Closing Time weaves together threads from the very beginning of Hitman’s career. Johnny Navarone is back, or at least his son is (why they’re apparently the same age is never explained). So is Truman, and his plan to create his own superheroes goes all the way back to Tommy’s origins, using DNA from the aliens that gave Tommy his powers.

Over the six years of his short life, we’ve been wondering if Tommy can be more than a vicious thug. A cop named Connolly doesn’t believe it, so he halfheartedly fulfills his promise to Noonan to protect Tommy by locking him in a room where the Feds can’t find him. Tommy proves his worth at the cost of his life. A young woman named Maggie Lorenzo comes to him after she witnesses one of Truman’s experiments escape and eat a man alive. The CIA descends on the Cauldron, and Tommy takes them all on to save Maggie’s life.

He almost makes it out alive, even though a sniper shot to his hand means he’ll never kill again. But that would mean leaving his brother behind. One of Truman’s goons has shot Natt, and even though he improbably survives with one of the most crystallized moments of ownage in the series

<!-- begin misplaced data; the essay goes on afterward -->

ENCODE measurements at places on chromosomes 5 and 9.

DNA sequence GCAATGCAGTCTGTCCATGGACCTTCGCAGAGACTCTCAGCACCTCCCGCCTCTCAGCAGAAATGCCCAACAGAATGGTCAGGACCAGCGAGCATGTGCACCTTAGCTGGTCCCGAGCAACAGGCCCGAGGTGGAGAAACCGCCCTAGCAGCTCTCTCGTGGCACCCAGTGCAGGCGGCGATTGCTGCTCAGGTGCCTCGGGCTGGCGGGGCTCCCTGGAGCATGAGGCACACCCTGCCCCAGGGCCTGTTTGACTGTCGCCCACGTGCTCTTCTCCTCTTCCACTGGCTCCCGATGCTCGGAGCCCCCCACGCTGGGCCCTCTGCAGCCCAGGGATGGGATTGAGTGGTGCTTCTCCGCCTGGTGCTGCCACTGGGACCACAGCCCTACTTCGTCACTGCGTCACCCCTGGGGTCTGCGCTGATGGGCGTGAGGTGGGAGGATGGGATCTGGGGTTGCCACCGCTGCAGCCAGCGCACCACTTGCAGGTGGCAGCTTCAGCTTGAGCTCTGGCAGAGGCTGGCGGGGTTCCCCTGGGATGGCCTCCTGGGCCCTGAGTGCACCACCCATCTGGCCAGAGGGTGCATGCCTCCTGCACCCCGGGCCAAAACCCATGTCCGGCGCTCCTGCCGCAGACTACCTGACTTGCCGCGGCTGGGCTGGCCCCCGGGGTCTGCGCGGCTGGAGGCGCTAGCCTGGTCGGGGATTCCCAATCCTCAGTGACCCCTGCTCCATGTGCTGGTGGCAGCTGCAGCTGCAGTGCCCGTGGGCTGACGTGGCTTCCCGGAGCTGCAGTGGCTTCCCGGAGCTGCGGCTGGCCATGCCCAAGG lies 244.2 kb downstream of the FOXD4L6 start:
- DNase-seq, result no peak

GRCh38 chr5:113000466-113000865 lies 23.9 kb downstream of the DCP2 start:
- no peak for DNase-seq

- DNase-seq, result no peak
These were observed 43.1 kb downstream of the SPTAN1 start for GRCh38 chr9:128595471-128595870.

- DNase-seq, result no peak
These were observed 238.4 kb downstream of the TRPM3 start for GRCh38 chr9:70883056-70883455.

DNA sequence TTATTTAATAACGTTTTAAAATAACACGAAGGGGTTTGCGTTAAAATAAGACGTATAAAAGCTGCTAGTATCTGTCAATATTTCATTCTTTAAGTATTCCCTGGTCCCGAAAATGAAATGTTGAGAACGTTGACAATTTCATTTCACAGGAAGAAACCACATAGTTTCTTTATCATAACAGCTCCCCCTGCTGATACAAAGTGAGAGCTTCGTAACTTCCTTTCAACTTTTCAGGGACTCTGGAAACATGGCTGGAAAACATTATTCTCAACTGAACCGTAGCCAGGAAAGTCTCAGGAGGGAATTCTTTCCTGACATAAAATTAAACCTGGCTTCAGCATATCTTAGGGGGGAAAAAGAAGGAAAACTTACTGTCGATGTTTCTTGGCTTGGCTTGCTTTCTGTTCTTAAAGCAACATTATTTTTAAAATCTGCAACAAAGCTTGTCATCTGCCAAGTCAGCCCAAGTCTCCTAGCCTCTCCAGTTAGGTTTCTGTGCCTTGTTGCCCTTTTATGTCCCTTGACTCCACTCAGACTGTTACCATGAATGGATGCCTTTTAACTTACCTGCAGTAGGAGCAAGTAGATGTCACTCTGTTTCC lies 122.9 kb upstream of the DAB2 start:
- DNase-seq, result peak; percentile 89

he’s still too badly wounded to make it to the helicopter in time. Natt and Tommy have already seen the horrors Truman is capable of. Letting Truman take his friend alive, however barely, is too horrible to even think about, and Tommy doesn’t take the time to think about it. As he jumps into a hail of bullets, he fires one shot between Truman’s eyes. In most comics, this would be the climax, but here it’s an afterthought, a tiny panel at the bottom of the page. It’s more important for Tommy to kill the man he loves than the man he hates. As he knows he will, he dies in the process. With dogs at his feet.

Even Connolly is awed by the antihero’s final moment of heroism.

Killing Tommy may have been a pragmatic choice to keep him out of other writers’ hands — the perils of working in a shared universe. But it’s also the only way his story could have honestly ended. And it’s such a powerfully moving story, it makes you question the whole idea of these decades-long open-ended epics.

Most writers couldn’t give their heroes a sendoff as powerful as Ennis did, of course. But he got to end the story on his own terms, with a death that still hasn’t been undone. Tommy, the killer who died to keep his code, would approve.

Features writer at Looper and staff writer and editor at The Solute twitter.com/BurgundySuit